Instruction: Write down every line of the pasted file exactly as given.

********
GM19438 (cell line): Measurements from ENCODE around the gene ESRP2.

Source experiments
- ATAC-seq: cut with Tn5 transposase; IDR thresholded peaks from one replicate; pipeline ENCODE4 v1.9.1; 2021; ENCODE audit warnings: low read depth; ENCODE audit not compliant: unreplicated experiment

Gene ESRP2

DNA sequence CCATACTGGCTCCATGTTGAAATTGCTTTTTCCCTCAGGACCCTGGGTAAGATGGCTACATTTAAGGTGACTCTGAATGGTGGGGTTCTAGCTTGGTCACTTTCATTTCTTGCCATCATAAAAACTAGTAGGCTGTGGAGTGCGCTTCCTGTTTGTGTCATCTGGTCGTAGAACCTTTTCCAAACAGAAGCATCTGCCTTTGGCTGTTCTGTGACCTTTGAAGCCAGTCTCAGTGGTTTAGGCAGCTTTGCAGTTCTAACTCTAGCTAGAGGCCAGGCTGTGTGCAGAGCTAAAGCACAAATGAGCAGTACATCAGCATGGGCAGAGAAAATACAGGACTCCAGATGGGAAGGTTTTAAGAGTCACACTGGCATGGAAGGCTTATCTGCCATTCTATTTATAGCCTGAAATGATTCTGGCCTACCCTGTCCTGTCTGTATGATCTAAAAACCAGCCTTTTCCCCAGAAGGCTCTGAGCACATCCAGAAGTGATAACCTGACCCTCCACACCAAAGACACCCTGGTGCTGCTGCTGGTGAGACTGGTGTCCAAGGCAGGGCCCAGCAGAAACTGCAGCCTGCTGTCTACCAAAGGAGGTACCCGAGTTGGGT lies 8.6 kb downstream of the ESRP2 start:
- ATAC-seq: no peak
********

GM19438 (cell line): Measurements from ENCODE around the gene ESRP2.

Source experiments
- ATAC-seq: cut with Tn5 transposase; IDR thresholded peaks from one replicate; pipeline ENCODE4 v1.9.1; 2021; ENCODE audit warnings: low read depth; ENCODE audit not compliant: unreplicated experiment

Gene ESRP2

DNA sequence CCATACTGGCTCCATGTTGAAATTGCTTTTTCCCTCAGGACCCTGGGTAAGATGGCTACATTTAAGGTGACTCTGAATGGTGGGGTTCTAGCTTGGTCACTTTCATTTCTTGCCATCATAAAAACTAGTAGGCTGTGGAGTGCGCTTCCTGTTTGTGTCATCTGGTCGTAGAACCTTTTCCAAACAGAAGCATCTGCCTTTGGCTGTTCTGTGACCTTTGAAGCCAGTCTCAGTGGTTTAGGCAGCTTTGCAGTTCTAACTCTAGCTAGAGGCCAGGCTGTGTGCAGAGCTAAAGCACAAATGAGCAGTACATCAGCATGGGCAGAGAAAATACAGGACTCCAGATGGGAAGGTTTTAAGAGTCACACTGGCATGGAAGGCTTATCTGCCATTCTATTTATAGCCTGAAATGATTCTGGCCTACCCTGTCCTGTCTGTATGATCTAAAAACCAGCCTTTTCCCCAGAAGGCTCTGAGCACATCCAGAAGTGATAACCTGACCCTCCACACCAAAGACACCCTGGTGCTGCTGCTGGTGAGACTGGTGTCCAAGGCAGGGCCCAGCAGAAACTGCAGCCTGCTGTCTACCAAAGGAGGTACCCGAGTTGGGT lies 8.6 kb downstream of the ESRP2 start:
- ATAC-seq: no peak